Independent samples and there is no reason to expect

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independent samples and there is no reason to expect one count to be more reliable than another Recount different grid (RD) - Average the recounted sample results for same reason as for the RS sample results Interlab (IL) - Average the result of the interlab sample results with the result of the original sample (not QC), since they are independent samples and there is no reason to expect one count to be more reliable than another Repreparation (RP) - Average the result of the repreparation sample with the result of the original sample (not QC), since they are independent samples and there is no reason to expect one count to be more reliable than another Verified Analysis (VA) – Use Verified Analysis result over original sample results Field Duplicates – Take the average of the sample results, since they are independent samples Table A2 provides a summary of the multiple sample results and the action taken. Asbestos Dose-Response: The EPA weight of evidence classification for asbestos is known human carcinogen (Table 7). The basis of the classification, the observation of increased mortality and incidence of lung cancer, mesotheliomas, and gastrointestinal cancer in occupationally exposed workers, are consistent across investigations and study populations (U.S. EPA, 2007a). The U.S. EPA IRIS inhalation unit risk for asbestos is 2.3E-01 (f/ml) -1 [fibers/milliliter] -1 . According to EPA guidance, the unit risk should not be used if the air concentration exceeds 4E-02 fibers/ml, since above this concentration the slope factor may differ from that stated (U.S. EPA 2007a). In this risk assessment the calculated chronic exposure concentrations were compared to 4E-02 fibers/ml and none of the values were found to exceed that value. The unit risk is based on fiber counts made by phase contrast microscopy (PCM). In this study PCM equivalent (PCMe) fibers are measured using transmission electron microscopy (TEM) and are defined as asbestos fibers > 5 microns long, > 0.25 microns and < 3 microns in width, with an aspect ratio > 3:1. These dimensions are used because they are equivalent to the range of fiber dimensions that can be detected with PCM. The Cal/EPA OEHHA (Office of Environmental Health Hazard Assessment) inhalation unit risk for asbestos of 1.9 (f/ml) -1 was also used in the risk calculations as a comparison to the IRIS inhalation unit risk results. It is useful to compare the two unit risk results because the two values can be used to bracket the range of toxic effects from asbestos exposures at CCMA. IRIS used a combination lung cancer and mesothelioma model for the population whereas OEHHA used mesothelioma incidence in non-smoking females only for its derivation. Also, OEHHA considers different health endpoints than IRIS. The quantitative unit risk estimate is limited by uncertainty in the exposure estimates, which results from a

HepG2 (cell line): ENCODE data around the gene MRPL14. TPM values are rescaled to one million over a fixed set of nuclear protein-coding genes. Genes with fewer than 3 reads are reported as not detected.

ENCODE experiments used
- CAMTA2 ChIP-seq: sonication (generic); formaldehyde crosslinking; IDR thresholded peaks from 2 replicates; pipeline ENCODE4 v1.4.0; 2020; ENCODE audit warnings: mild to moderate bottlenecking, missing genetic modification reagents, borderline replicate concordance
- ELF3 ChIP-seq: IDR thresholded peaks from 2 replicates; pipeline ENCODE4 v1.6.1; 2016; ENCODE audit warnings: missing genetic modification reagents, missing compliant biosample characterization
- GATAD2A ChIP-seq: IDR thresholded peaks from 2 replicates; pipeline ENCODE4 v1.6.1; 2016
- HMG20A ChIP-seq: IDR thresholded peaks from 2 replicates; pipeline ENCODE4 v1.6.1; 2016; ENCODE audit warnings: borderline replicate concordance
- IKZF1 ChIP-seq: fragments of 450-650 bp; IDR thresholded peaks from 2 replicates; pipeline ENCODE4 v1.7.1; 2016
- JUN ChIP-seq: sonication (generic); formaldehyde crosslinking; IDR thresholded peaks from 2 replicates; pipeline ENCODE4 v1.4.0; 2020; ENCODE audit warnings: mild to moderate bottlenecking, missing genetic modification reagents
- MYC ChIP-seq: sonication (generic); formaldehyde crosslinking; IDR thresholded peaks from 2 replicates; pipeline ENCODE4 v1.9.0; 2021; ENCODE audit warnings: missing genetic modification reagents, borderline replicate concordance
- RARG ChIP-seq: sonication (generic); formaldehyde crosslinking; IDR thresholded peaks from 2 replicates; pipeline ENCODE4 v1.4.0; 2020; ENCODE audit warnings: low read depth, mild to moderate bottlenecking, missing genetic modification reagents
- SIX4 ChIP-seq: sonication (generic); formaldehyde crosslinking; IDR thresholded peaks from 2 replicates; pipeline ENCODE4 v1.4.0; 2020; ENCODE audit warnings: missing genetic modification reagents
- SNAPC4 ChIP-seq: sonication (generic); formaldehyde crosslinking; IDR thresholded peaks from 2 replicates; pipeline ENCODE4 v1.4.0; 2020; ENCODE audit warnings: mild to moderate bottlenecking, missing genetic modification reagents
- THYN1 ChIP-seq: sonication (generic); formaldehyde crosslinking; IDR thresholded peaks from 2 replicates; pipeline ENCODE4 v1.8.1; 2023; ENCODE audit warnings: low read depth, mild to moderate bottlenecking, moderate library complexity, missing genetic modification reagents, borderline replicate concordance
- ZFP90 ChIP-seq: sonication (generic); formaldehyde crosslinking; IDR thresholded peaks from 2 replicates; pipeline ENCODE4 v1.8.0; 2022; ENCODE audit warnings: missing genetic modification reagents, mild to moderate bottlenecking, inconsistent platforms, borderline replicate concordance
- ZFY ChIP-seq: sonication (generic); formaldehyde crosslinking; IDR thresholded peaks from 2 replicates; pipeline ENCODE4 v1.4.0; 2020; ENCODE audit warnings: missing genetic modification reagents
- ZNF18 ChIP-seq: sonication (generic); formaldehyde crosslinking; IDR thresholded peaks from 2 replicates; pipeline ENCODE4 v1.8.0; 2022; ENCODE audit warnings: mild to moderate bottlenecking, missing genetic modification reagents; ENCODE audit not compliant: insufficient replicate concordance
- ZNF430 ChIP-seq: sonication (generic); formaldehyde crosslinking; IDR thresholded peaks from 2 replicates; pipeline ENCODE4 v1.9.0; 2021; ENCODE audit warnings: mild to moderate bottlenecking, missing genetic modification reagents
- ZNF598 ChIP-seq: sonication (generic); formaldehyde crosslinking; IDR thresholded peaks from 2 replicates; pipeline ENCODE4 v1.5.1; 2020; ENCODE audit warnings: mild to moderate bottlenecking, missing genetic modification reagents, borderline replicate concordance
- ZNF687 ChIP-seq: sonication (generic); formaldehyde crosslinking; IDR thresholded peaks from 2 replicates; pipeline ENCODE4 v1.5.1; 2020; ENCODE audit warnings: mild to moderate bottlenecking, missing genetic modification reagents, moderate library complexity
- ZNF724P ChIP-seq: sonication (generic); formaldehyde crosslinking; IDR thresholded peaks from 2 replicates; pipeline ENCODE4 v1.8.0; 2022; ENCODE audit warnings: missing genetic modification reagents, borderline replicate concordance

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7 lack of data on early exposure in occupational studies and the uncertainty of conversions between various analytical measurements for asbestos (U.S. EPA, 2007b).
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